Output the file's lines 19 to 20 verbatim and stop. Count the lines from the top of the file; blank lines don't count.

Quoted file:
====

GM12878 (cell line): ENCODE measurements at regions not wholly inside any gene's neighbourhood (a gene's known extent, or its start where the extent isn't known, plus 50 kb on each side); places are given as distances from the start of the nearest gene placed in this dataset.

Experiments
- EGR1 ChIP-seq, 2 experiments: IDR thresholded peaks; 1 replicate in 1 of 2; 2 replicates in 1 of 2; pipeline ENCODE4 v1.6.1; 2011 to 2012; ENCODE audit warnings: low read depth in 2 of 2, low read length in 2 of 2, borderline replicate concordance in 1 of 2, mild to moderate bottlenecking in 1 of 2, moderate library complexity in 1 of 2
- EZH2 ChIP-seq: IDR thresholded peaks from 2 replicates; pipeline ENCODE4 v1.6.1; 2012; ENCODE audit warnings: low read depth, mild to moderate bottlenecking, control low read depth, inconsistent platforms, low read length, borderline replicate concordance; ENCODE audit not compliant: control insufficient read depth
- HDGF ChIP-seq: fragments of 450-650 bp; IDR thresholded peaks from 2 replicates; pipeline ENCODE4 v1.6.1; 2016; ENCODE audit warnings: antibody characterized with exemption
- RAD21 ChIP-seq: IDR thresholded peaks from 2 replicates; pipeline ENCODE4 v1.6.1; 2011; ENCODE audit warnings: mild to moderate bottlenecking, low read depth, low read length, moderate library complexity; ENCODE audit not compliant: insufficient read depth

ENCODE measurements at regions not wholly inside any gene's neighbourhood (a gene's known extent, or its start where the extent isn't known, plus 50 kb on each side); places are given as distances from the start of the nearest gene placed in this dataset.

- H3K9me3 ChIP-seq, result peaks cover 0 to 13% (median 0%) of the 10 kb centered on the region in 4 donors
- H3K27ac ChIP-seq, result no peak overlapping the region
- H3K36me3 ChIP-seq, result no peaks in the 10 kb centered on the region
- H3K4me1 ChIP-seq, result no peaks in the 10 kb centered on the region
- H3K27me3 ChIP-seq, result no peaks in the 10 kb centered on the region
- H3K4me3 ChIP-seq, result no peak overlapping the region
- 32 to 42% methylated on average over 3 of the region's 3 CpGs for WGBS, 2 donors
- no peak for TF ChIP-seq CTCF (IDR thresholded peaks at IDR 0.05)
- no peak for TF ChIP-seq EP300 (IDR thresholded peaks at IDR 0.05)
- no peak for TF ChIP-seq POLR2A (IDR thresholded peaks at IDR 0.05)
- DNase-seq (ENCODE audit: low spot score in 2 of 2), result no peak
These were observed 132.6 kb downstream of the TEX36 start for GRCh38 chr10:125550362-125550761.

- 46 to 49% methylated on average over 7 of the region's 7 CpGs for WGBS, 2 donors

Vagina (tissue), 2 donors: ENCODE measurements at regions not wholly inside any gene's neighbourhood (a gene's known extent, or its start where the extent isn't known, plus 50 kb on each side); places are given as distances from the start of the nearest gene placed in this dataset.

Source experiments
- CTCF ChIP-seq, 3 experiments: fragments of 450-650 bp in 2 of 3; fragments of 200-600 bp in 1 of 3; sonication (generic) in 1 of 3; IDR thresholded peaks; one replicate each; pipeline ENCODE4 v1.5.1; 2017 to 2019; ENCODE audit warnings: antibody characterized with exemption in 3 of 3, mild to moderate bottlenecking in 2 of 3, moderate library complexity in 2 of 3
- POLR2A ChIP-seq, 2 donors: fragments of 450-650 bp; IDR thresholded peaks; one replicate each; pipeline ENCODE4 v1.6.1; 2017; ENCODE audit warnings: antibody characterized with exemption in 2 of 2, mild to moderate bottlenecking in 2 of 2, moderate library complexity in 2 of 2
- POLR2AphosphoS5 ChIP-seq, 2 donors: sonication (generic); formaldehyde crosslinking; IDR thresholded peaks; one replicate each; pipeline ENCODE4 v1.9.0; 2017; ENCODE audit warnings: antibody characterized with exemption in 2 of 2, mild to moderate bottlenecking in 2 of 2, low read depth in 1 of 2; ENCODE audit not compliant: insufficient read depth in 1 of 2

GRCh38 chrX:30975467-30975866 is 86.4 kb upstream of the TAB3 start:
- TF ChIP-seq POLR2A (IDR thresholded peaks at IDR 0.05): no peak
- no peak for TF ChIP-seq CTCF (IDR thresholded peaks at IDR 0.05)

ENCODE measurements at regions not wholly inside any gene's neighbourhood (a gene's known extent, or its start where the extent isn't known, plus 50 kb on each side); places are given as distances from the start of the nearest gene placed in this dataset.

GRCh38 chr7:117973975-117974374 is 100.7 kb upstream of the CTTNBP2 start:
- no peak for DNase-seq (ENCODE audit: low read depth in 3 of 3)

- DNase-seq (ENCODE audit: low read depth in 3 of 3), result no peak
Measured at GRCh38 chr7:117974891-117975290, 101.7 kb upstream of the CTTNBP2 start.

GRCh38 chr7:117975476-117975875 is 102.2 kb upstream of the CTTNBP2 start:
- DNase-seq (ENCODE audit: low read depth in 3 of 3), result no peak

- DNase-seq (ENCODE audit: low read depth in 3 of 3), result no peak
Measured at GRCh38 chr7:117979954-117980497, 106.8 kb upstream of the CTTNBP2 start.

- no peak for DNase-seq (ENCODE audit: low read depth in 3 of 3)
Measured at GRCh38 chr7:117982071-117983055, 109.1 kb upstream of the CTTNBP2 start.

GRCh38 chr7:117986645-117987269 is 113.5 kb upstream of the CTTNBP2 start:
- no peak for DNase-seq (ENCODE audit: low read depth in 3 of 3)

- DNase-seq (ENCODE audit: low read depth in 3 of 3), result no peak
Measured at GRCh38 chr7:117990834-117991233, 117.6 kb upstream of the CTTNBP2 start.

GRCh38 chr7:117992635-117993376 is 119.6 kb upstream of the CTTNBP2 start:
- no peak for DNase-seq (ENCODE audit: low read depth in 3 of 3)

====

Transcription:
These were observed 132.6 kb downstream of the TEX36 start for GRCh38 chr10:125550362-125550761.

- 46 to 49% methylated on average over 7 of the region's 7 CpGs for WGBS, 2 donors